Five star - Film Reviews

Latest Guardian Film Reviews sorted by Star Rating. Cut the crap!
  1. Carol review - Cate Blanchett captivates in woozily obsessive lesbian romance
    Patricia Highsmith’s The Price of Salt has become an entrancing Cannes premiere directed by Todd Haynes, beautifully made and outstandingly intelligent
    5 stars
  2. Amy review: Asif Kapadia’s Amy Winehouse film is a tragic masterpiece
    This documentary about the late British soul singer is an overwhelmingly sad, intimate – and dismaying – study of a woman whose talent and charisma helped turn her into a target
    5 stars
  3. Son of Saul review: an outstanding, excoriating look at evil in Auschwitz
    This remarkable debut film, about a prisoner in the concentration camp employed in the industrial processes of body disposal, is a horror movie of extraordinary focus and courage
    5 stars
  4. Tale of Tales review: monarch of the gran
    Cannes already has a standout: the horrific new Renaissance fairytale from Gomorrah director Matteo Garrone. Features scenes of flea-petting, heart-eating and a right royal hag-shagger
    5 stars
  5. Girlhood review – electrifying portrait of a French girl in the hood
    Céline Sciamma’s gritty portrait of a teen’s life in the Paris projects is honest and refreshingly non-judgmental
    5 stars
  6. The New Girlfriend review – witty French psychosexual comedy
    Anaïs Demoustier puts in a storming performance as a woman who discovers another side to the husband of her late best friend
    4 stars
  7. Ice and the Sky review – powerful eco doc fronts up to climate change deniers
    March of the Penguins’ Luc Jacquet goes back to Antarctica for this study of the life’s work of influential climatologist Claude Lorius, which offers a strong message
    4 stars
  8. Chronic review: terminal pain, but Tim Roth is a pleasure
    Peter Bradshaw: Michel Franco’s drama, starring Tim Roth as a nurse who invests too much in his clients’ end-of-life care, supplies a carefully measured dose of enigmatic class
    4 stars
  9. We Are Many review – a necessary reminder of a gigantic scandal
    A bold and important documentary about the immediate failure, but also the lasting legacy, of the 2003 Stop the War movement
    4 stars
  10. Spring review – a monster movie with a heart and soul
    One of this year’s foremost genre discoveries is a shapeshifting film that is never quite what it seems
    4 stars
  11. Lamb review: sheer brilliance knits together first Ethiopian film at Cannes
    Yared Zeleke’s sharp eye for the culture of his homeland is showcased in this tremendous ethnographic debut
    4 stars
  12. Dheepan review - Tamil Tiger loose in the urban jungle makes powerful thriller
    The new film from Rust and Bone director Jacques Audiard has a former fighter in the Sri Lankan civil war trying to make a new life in France with a fake family
    4 stars
  13. Mediterranea review – horribly topical drama about African migrants in Italy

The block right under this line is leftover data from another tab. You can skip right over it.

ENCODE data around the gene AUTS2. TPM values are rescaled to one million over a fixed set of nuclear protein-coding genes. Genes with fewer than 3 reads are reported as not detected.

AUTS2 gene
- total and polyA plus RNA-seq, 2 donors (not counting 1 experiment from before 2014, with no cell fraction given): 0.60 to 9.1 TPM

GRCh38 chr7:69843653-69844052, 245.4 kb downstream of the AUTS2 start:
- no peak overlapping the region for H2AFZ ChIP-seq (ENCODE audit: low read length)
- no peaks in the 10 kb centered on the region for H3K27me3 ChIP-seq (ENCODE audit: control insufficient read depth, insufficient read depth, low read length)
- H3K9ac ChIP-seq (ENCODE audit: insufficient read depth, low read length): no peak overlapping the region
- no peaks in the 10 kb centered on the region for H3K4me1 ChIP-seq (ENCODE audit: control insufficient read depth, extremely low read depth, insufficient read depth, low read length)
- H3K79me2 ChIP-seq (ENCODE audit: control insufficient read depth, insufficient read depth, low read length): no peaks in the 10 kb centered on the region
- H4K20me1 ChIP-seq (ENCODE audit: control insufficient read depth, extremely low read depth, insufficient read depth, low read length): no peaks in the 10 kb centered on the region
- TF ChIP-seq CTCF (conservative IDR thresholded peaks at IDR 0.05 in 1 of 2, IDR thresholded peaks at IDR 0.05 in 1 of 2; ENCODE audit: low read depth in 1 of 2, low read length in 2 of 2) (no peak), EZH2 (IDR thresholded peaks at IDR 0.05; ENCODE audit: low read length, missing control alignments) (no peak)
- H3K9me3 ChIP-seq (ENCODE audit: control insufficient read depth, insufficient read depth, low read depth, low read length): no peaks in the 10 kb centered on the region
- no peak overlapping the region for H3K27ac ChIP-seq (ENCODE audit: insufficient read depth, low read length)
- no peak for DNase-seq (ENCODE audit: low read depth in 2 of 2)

This rich, observational, ripped-from-the-headlines story about the plight of fruit-pickers in southern Italy demands a wide audience
    4 stars
  14. The Assassin review - enigmatically refined martial arts tale baffles beautifully
    The first film in eight years by Taiwanese master Hou Hsaio-hsien is a wonderfully-shot story of a killer facing a critical choice – but its meaning remains elusive
    4 stars
  15. Mountains May Depart review: Jia Zhang-ke scales new heights with futurist drama
    This giddily ambitious new movie from the Chinese film-maker begins relatively conventionally, before spinning out into a commentary on globalisation and a glimpse of a bravura new world
    4 stars
  16. The Brand New Testament review – God's not dead, just useless, in a sweet and blasphemous satire
    In Jaco van Dormael’s peppy, inventive comedy, everyone gets a text message from the Almighty, while “JC”’s sister gathers a gang of disciples
    4 stars
  17. Mustang review: The Virgin Suicides in Anatolia is a sweet, sad Turkish delight
    The fear of lost sexual innocence underpins this ebullient sibling comedy-drama with shades of Sofia Coppola
    4 stars
  18. Hitchcock/Truffaut review: Cannes dons rose-tinted specs for ace cinephilia study
    This terrific retrospective on the week-long series of interviews between François Truffaut and Alfred Hitchcock is a brilliant commentary on the discourse of cinema then, and now
    4 stars
  19. Sicario review: Emily Blunt cracks the cartel in a white-knuckle thriller
    Denis Villeneuve borrows Michael Mann’s crown to take control of a straight-ahead genre movie as Emily Blunt, Josh Brolin and Benicio del Toro battle Mexican druglords
    4 stars
  20. Cemetery of Splendour review: a very calm sort of hysteria
    With the follow-up to his Palme d’Or winner Apichatpong Weerasethakul drifts off into another world that teasingly blends the spiritual and the mundane
    4 stars
  21. Inside Out review – a buoyant and sweet-natured comedy from Pixar
    While it might not challenge their greatest films, this is a smart and visually inventive piece of entertainment
    4 stars
  22. Tomorrowland review - George Clooney is Mr Incredible in world-saver adventure
    Brad Bird’s new Disney film may not kickstart a whole new franchise, but it’s enormous fun as it hurtles through space, time, and other dimensions
    4 stars
  23. Green Room review - gruesomely effective neo-Nazis vs rockers horror
    The director of Blue Ruin heads back to the woods for a crowd-pleasing shocker film with some jaw-dropping gore
    4 stars
  24. A Fuller Life review – warmly affectionate tribute